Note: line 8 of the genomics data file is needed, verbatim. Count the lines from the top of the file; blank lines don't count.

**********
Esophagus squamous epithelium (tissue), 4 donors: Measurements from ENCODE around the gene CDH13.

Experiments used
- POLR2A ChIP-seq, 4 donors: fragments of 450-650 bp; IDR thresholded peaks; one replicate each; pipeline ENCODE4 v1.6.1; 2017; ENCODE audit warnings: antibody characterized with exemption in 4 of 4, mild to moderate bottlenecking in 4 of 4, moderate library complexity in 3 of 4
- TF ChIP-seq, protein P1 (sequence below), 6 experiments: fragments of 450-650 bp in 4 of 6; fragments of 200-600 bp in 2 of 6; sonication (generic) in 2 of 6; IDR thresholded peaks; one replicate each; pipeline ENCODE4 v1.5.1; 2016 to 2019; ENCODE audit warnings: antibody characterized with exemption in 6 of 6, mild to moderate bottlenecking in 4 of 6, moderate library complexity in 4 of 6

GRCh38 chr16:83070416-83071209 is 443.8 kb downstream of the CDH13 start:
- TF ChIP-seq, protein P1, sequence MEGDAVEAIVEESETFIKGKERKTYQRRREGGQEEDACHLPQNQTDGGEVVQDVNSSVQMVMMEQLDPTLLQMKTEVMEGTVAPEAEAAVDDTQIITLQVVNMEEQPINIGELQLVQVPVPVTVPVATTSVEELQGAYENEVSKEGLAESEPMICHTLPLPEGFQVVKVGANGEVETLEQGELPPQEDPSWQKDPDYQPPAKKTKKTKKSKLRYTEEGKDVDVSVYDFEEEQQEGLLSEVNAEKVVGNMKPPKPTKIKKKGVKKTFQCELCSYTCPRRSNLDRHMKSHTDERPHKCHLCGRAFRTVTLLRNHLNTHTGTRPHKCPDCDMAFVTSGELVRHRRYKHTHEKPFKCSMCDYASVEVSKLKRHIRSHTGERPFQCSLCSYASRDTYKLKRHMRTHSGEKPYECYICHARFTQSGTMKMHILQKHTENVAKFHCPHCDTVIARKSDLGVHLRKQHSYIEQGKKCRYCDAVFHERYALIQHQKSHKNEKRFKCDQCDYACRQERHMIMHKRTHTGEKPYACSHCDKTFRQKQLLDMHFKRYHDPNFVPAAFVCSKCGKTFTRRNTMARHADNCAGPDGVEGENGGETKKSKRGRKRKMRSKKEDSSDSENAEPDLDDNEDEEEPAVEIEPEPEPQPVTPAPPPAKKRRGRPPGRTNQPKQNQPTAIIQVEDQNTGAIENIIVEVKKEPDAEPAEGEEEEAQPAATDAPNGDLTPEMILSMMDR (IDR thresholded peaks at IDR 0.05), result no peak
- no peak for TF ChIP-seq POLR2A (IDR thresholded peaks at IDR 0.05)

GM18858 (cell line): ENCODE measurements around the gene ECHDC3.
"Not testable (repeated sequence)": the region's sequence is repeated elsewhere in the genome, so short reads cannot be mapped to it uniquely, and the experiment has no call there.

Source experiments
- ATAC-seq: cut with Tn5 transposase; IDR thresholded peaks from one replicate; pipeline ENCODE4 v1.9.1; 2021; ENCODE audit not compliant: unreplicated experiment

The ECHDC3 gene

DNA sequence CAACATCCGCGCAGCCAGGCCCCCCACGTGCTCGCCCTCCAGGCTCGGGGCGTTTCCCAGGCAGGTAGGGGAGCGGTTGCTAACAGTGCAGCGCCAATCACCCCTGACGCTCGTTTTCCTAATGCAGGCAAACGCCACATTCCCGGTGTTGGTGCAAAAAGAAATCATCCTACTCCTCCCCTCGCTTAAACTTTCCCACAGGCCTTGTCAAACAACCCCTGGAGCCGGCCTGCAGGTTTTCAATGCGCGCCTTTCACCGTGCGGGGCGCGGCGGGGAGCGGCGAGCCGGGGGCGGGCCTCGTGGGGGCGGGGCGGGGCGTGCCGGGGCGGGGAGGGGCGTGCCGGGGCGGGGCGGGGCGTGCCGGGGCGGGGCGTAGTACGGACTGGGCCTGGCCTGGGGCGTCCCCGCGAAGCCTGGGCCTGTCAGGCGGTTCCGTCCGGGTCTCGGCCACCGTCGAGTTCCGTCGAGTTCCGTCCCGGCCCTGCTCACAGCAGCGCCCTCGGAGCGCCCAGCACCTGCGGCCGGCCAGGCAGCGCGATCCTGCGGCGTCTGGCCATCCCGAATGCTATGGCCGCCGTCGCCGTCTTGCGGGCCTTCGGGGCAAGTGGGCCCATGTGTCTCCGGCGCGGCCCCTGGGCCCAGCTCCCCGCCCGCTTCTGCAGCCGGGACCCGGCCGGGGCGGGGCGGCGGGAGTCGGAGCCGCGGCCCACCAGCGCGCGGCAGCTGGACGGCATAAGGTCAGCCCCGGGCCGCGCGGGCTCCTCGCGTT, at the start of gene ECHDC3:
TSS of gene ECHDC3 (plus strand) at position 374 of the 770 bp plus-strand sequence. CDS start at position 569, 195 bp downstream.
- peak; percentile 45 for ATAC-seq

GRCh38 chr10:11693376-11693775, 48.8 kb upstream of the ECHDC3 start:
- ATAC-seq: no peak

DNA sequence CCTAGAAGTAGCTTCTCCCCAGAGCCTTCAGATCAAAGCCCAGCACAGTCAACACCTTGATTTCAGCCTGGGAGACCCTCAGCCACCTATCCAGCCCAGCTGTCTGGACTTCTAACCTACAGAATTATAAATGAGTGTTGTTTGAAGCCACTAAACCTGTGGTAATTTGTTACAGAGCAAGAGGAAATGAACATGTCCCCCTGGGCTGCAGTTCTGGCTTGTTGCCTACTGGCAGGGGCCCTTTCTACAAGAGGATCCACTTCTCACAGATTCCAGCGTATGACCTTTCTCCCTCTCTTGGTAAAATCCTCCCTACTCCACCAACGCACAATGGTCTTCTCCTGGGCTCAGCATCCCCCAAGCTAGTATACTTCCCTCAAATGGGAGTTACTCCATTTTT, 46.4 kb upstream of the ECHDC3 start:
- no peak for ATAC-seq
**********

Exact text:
GM18858 (cell line): ENCODE measurements around the gene ECHDC3.